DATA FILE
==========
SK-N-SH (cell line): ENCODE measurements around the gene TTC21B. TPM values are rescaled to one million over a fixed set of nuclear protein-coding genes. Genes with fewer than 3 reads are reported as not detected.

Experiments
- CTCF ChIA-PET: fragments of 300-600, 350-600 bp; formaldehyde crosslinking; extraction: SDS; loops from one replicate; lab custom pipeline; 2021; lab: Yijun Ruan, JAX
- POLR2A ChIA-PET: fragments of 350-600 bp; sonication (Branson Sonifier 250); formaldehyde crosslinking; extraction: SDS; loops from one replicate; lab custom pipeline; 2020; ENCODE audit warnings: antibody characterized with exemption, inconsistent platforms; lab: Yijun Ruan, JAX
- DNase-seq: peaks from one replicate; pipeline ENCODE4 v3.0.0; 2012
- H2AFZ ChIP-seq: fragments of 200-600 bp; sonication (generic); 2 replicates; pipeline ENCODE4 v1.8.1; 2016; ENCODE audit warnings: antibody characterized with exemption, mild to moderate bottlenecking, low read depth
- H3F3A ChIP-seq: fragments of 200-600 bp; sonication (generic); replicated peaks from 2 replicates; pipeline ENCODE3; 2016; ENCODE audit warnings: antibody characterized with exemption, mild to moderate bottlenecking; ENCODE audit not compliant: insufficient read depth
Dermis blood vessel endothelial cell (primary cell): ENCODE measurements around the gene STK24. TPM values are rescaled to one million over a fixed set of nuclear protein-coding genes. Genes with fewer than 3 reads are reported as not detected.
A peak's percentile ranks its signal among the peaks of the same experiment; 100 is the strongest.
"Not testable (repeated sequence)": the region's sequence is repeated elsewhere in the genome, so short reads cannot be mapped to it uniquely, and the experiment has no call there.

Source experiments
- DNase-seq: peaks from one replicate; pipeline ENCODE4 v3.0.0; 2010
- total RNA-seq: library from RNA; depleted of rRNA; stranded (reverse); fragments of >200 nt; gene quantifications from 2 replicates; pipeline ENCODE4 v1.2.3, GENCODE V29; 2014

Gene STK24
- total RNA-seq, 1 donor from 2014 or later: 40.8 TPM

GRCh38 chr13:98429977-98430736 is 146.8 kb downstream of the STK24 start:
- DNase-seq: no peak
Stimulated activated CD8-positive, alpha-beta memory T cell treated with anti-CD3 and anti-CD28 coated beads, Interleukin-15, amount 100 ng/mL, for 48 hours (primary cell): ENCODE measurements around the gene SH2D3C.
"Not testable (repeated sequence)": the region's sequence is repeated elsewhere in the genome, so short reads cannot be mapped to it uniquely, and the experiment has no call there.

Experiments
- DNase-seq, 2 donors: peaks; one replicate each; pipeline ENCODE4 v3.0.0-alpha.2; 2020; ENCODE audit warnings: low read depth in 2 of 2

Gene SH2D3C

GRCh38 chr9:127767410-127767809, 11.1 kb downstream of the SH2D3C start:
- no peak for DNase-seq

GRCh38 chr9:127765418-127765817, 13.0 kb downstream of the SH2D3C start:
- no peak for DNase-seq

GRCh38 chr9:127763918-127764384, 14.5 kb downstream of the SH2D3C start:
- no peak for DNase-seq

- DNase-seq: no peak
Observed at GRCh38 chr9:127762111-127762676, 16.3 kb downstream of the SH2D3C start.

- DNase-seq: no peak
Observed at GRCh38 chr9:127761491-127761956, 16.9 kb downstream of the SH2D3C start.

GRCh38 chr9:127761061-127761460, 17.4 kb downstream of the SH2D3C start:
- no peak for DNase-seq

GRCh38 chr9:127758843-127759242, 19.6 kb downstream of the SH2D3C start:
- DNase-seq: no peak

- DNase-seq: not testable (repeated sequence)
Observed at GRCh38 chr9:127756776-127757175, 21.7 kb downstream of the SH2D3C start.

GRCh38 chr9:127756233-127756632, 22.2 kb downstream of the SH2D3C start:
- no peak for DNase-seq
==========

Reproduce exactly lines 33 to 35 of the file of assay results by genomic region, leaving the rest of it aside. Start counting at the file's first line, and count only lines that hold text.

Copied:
GRCh38 chr9:127761061-127761460, 17.4 kb downstream of the SH2D3C start:
- no peak for DNase-seq

GRCh38 chr9:127758843-127759242, 19.6 kb downstream of the SH2D3C start: